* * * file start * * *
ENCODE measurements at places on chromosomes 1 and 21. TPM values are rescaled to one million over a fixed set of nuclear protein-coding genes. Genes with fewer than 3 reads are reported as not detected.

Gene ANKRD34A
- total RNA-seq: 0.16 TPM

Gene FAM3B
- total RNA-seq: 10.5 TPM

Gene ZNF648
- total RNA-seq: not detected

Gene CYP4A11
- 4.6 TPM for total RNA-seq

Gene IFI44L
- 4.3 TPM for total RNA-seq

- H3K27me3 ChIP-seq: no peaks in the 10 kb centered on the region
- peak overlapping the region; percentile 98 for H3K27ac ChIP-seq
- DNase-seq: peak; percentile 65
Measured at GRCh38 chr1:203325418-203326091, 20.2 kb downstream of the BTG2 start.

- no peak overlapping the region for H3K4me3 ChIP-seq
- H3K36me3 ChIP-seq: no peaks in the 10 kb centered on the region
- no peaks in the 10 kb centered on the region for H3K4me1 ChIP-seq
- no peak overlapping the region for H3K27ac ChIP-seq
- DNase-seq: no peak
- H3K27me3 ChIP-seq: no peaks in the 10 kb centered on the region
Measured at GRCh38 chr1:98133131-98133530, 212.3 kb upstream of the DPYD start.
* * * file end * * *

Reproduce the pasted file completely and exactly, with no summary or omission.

ENCODE measurements at places on chromosomes 1 and 21. TPM values are rescaled to one million over a fixed set of nuclear protein-coding genes. Genes with fewer than 3 reads are reported as not detected.

Gene ANKRD34A
- total RNA-seq: 0.16 TPM

Gene FAM3B
- total RNA-seq: 10.5 TPM

Gene ZNF648
- total RNA-seq: not detected

Gene CYP4A11
- 4.6 TPM for total RNA-seq

Gene IFI44L
- 4.3 TPM for total RNA-seq

- H3K27me3 ChIP-seq: no peaks in the 10 kb centered on the region
- peak overlapping the region; percentile 98 for H3K27ac ChIP-seq
- DNase-seq: peak; percentile 65
Measured at GRCh38 chr1:203325418-203326091, 20.2 kb downstream of the BTG2 start.

- no peak overlapping the region for H3K4me3 ChIP-seq
- H3K36me3 ChIP-seq: no peaks in the 10 kb centered on the region
- no peaks in the 10 kb centered on the region for H3K4me1 ChIP-seq
- no peak overlapping the region for H3K27ac ChIP-seq
- DNase-seq: no peak
- H3K27me3 ChIP-seq: no peaks in the 10 kb centered on the region
Measured at GRCh38 chr1:98133131-98133530, 212.3 kb upstream of the DPYD start.